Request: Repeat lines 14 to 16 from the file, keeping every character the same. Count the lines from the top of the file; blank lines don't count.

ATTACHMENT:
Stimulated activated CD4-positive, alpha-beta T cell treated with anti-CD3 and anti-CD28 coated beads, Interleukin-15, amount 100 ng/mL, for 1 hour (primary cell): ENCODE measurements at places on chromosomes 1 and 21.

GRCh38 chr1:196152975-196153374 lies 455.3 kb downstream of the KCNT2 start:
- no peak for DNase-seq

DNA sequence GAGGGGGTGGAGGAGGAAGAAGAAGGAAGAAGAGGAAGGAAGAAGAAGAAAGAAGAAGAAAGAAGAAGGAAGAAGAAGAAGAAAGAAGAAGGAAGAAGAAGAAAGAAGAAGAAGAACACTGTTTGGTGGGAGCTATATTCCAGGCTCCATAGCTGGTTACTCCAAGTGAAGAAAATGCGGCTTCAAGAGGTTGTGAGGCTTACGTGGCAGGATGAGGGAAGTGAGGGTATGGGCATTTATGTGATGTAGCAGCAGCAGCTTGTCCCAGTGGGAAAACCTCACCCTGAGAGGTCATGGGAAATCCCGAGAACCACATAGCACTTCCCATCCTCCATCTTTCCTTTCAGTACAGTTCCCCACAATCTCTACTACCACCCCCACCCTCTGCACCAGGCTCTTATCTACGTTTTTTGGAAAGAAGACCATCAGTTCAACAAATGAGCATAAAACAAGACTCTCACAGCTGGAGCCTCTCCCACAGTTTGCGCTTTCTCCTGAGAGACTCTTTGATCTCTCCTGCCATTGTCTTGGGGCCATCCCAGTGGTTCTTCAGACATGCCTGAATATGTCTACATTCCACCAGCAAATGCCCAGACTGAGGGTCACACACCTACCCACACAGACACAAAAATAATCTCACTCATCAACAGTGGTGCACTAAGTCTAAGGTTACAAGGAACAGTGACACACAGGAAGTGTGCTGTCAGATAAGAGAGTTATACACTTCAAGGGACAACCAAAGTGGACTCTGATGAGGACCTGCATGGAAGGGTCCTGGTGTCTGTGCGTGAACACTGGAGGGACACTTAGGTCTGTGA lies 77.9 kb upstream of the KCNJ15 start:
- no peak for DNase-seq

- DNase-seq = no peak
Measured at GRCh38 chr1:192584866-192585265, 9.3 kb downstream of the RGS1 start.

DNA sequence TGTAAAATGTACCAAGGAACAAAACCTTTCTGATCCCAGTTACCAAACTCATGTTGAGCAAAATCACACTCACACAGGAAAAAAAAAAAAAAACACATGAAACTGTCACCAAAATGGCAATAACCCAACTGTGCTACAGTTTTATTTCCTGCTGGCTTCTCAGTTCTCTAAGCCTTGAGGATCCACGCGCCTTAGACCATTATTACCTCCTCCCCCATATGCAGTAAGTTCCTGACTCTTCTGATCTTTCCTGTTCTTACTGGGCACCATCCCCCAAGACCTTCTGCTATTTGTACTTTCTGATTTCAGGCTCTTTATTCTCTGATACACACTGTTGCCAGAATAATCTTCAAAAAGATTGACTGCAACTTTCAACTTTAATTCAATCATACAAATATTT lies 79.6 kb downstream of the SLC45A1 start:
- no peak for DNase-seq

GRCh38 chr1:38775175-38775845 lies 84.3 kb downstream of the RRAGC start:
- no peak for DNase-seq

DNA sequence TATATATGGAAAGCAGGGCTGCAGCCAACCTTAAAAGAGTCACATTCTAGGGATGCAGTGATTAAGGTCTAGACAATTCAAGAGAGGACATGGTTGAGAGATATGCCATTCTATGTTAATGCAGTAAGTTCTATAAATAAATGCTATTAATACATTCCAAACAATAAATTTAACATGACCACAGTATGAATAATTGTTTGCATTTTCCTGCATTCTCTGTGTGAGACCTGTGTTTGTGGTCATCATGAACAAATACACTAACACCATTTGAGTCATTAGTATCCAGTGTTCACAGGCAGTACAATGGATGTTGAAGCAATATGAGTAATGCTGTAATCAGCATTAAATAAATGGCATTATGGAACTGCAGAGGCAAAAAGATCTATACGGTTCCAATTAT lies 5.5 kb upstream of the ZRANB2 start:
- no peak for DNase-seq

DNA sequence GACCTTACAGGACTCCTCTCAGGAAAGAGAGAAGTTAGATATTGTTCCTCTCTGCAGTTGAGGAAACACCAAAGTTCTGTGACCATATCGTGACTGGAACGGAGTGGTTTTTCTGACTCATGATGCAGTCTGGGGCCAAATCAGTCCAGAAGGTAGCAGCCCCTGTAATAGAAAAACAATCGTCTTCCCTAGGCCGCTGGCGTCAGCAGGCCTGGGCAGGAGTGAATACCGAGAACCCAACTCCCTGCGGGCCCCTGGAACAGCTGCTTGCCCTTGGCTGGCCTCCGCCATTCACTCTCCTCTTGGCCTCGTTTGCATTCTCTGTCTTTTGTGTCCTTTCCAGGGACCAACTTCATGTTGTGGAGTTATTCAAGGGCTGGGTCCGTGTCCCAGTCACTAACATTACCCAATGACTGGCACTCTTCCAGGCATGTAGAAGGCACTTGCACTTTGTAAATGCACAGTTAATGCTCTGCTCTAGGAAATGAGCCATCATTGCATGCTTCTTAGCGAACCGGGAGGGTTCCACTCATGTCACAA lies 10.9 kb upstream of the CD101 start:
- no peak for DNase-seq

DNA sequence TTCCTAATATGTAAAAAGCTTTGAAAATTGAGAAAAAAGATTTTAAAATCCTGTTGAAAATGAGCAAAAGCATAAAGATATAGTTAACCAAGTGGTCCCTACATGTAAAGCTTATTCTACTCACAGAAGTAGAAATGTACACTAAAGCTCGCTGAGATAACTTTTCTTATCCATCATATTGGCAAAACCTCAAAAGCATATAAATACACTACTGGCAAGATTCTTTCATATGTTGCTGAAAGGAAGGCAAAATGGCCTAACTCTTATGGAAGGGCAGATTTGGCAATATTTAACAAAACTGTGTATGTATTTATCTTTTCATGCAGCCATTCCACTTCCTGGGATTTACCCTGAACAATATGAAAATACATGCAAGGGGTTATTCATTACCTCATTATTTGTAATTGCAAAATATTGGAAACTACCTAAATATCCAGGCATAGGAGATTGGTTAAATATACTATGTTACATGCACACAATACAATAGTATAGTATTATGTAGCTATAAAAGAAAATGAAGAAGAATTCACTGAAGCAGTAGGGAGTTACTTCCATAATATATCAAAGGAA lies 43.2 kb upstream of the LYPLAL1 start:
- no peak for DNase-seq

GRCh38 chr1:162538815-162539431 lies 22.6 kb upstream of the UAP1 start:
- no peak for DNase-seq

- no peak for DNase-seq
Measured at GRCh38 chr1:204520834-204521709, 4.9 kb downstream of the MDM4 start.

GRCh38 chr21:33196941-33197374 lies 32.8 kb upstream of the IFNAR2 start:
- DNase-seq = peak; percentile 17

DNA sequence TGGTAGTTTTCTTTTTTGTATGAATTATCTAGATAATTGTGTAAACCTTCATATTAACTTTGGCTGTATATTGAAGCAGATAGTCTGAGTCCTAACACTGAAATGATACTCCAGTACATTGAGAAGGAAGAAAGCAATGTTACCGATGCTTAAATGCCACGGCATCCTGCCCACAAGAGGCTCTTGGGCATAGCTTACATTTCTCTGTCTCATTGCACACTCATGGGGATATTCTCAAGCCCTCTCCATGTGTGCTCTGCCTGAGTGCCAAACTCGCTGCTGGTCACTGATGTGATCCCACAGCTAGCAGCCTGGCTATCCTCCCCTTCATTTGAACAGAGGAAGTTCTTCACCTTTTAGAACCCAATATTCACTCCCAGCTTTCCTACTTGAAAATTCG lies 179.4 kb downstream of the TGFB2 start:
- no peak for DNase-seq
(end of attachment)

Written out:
DNA sequence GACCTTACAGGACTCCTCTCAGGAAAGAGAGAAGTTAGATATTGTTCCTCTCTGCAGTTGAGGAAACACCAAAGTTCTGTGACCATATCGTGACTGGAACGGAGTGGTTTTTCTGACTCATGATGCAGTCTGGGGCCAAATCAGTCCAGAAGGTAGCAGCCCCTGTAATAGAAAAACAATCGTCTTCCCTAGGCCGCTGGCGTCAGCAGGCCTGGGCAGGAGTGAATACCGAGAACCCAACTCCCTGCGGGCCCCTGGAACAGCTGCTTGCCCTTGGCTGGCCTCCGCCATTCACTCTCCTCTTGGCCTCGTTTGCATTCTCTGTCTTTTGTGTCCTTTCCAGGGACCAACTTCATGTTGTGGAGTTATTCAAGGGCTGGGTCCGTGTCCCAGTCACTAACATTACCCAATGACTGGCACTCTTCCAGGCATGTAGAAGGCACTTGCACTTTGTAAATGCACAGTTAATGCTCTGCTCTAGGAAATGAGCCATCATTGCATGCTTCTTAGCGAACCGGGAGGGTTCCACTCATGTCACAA lies 10.9 kb upstream of the CD101 start:
- no peak for DNase-seq

DNA sequence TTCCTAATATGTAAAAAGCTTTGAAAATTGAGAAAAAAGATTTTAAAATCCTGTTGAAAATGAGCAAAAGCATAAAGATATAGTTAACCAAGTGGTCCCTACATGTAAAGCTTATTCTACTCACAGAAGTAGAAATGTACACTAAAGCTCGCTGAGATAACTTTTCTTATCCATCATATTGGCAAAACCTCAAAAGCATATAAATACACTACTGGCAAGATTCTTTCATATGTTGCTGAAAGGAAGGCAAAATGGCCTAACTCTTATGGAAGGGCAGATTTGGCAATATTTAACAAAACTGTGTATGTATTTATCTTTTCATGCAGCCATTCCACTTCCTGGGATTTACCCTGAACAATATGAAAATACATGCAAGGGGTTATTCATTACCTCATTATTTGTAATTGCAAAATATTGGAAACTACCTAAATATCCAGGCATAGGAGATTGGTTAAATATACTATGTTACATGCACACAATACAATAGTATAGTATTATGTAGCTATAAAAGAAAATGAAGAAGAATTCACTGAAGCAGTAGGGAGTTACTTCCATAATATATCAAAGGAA lies 43.2 kb upstream of the LYPLAL1 start: